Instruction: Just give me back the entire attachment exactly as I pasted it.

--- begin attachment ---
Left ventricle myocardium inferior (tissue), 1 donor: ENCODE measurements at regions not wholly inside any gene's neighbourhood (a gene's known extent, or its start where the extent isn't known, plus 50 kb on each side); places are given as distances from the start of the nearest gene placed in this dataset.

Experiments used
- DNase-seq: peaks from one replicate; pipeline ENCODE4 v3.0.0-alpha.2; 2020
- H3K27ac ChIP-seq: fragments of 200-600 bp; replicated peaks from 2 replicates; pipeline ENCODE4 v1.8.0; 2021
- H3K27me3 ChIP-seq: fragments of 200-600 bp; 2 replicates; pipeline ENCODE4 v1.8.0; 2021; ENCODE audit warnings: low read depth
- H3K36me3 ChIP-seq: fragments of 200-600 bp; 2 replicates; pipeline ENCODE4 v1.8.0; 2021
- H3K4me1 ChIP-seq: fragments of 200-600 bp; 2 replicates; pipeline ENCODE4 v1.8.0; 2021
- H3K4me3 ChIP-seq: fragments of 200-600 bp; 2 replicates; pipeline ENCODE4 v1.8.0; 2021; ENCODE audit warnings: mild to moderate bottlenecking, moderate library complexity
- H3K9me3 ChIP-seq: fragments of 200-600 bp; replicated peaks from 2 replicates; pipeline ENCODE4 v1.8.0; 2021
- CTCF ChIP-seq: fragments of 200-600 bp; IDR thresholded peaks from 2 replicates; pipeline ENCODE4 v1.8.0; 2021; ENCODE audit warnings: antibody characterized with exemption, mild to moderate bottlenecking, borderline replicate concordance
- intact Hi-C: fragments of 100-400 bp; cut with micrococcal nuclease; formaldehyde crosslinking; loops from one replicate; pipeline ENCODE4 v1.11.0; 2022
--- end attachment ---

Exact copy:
Left ventricle myocardium inferior (tissue), 1 donor: ENCODE measurements at regions not wholly inside any gene's neighbourhood (a gene's known extent, or its start where the extent isn't known, plus 50 kb on each side); places are given as distances from the start of the nearest gene placed in this dataset.

Experiments used
- DNase-seq: peaks from one replicate; pipeline ENCODE4 v3.0.0-alpha.2; 2020
- H3K27ac ChIP-seq: fragments of 200-600 bp; replicated peaks from 2 replicates; pipeline ENCODE4 v1.8.0; 2021
- H3K27me3 ChIP-seq: fragments of 200-600 bp; 2 replicates; pipeline ENCODE4 v1.8.0; 2021; ENCODE audit warnings: low read depth
- H3K36me3 ChIP-seq: fragments of 200-600 bp; 2 replicates; pipeline ENCODE4 v1.8.0; 2021
- H3K4me1 ChIP-seq: fragments of 200-600 bp; 2 replicates; pipeline ENCODE4 v1.8.0; 2021
- H3K4me3 ChIP-seq: fragments of 200-600 bp; 2 replicates; pipeline ENCODE4 v1.8.0; 2021; ENCODE audit warnings: mild to moderate bottlenecking, moderate library complexity
- H3K9me3 ChIP-seq: fragments of 200-600 bp; replicated peaks from 2 replicates; pipeline ENCODE4 v1.8.0; 2021
- CTCF ChIP-seq: fragments of 200-600 bp; IDR thresholded peaks from 2 replicates; pipeline ENCODE4 v1.8.0; 2021; ENCODE audit warnings: antibody characterized with exemption, mild to moderate bottlenecking, borderline replicate concordance
- intact Hi-C: fragments of 100-400 bp; cut with micrococcal nuclease; formaldehyde crosslinking; loops from one replicate; pipeline ENCODE4 v1.11.0; 2022